• Usually, South Africa’s building industry shuts down around mid-December.
  • But this year, the so-called builders’ holiday should only span five business days.
  • This is what an industry group is recommending, to make up for the lost work during lockdown.
  • For more articles, go to www.BusinessInsider.co.za.

An industry group for the construction sector has recommended that the annual builders’ shutdown, known as the “builders’ holiday”, should be limited from Thursday 24 December 2020 to Monday 4 January 2021.

Usually, the builders’ shutdown starts on 16 December and lasts for around a month.

This year, the shutdown will only span five business days: 24 December 2020 shall be the last working day for the industry and Tuesday 05 January 2021 shall be the first.

The shortened break is to compensate for the months in lost work during South Africa’s stringent lockdown.

Much of the construction sector was closed between 27 March, when the lockdown started in South Africa, to June 1st, when the country progressed to Level 3.

The shortened builders’ shutdown was proposed by the Construction Covid-19 Rapid Response Task Team – which represents a large group of industry organisations including the Master Builders South Africa, the Association of South African Quantity Surveyors, the South African Institute of Architects, the Black Business Council in the Built Environment, the South African Institution of Civil Engineering and the South African Property Owners Association.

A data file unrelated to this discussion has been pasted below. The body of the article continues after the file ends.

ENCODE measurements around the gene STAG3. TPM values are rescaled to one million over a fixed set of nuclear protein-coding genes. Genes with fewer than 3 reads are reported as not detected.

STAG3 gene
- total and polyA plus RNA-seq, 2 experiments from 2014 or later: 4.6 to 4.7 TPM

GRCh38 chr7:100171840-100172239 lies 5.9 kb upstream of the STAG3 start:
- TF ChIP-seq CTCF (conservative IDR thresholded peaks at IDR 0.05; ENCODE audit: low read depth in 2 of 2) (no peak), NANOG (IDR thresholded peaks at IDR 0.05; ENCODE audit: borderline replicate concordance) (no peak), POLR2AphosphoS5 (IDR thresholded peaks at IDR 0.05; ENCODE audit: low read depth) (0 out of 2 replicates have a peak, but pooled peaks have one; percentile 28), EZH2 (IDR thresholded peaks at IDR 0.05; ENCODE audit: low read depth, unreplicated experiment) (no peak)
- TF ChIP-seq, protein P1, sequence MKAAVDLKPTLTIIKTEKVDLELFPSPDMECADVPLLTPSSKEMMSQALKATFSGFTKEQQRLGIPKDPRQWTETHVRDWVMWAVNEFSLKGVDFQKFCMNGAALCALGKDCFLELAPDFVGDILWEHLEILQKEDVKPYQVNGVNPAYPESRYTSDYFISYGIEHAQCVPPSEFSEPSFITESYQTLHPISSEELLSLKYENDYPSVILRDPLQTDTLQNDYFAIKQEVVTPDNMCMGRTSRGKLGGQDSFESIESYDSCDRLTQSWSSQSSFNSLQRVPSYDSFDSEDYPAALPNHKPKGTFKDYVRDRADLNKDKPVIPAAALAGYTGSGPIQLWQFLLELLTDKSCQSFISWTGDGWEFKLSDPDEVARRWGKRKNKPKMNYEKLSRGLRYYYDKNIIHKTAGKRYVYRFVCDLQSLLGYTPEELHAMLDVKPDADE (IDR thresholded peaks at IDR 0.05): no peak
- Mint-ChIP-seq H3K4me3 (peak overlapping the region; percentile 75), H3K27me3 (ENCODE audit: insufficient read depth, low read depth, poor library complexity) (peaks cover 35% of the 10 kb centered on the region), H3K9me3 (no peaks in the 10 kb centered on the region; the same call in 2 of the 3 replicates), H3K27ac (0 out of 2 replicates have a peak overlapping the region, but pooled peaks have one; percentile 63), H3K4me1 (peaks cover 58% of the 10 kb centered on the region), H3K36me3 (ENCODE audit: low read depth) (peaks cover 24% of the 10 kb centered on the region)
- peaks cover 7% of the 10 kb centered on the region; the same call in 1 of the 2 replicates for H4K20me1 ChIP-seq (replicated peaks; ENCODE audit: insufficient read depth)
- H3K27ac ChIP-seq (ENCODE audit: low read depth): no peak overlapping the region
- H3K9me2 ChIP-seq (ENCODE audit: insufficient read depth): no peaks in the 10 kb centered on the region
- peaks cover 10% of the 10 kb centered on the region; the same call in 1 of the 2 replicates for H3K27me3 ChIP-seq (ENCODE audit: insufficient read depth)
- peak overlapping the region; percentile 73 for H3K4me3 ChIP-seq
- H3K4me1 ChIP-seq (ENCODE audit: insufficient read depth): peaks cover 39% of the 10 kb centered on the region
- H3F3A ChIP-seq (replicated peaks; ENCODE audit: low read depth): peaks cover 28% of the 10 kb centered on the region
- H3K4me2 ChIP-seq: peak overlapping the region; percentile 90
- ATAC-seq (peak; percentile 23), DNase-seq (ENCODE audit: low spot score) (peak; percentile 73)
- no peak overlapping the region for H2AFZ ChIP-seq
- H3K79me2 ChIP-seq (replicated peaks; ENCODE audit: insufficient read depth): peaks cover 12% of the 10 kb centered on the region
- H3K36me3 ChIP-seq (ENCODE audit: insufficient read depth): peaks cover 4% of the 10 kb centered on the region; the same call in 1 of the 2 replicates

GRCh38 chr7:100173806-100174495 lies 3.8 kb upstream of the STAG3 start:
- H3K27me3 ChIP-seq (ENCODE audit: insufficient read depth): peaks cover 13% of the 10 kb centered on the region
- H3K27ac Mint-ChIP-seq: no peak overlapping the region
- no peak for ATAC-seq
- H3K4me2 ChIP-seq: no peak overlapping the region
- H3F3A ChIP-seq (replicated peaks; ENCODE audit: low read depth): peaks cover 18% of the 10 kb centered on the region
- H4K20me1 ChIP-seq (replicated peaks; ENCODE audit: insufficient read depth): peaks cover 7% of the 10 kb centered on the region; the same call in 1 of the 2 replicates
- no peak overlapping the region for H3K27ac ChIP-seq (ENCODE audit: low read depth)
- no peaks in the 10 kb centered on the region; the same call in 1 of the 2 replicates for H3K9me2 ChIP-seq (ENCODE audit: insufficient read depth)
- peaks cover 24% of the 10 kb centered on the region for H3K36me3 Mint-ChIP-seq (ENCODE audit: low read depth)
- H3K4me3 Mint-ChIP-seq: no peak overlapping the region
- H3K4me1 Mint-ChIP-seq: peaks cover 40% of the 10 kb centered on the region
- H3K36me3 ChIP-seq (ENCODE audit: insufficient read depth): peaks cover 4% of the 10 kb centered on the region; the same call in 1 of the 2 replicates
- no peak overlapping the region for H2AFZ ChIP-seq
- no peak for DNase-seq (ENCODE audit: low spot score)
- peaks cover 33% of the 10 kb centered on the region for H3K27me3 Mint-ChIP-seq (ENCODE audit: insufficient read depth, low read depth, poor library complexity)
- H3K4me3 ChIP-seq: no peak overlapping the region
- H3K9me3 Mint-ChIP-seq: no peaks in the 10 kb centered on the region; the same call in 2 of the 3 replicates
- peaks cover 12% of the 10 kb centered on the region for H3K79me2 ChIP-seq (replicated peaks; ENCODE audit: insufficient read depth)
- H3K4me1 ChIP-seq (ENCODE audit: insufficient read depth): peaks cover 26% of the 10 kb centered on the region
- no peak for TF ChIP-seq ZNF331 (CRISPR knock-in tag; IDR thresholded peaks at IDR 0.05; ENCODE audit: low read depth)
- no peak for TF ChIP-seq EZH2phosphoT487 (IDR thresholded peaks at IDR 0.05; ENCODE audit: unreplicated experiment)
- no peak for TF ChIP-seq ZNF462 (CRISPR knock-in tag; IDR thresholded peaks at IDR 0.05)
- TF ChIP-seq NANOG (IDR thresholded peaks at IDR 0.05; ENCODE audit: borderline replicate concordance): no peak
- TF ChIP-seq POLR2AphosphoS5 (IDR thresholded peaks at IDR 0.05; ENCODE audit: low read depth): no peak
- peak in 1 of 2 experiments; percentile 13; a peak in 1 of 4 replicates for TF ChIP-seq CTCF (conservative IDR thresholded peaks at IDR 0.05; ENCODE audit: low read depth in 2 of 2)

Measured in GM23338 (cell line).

“Our sector has been hard hit by the outbreak of Covid-19 and the subsequent industry lockdown which caused project delays, loss of contracts and retrenchments to mention a few. Being an economic growth enabler, it is incumbent upon us as an industry to do all we can to close gaps created by the situation. That is why we recommend that the annual industry shutdown be limited to few days than in the previous years said the chair of the task team, John Matthews.

But the task team stressed that the shortened break was only a recommendation, and that individual companies need to come to an agreement with their staff.

Matthews says the proposed shortened break is to keep "as many people paid as possible”.

He added that the industry is still facing an “extremely slow” recovery, and that it is trying very hard to get government to accelerate projects.

At the end of July, government gazetted plans to fast-track 51 new infrastructure projects, including large ones for dams, roads and affordable housing.

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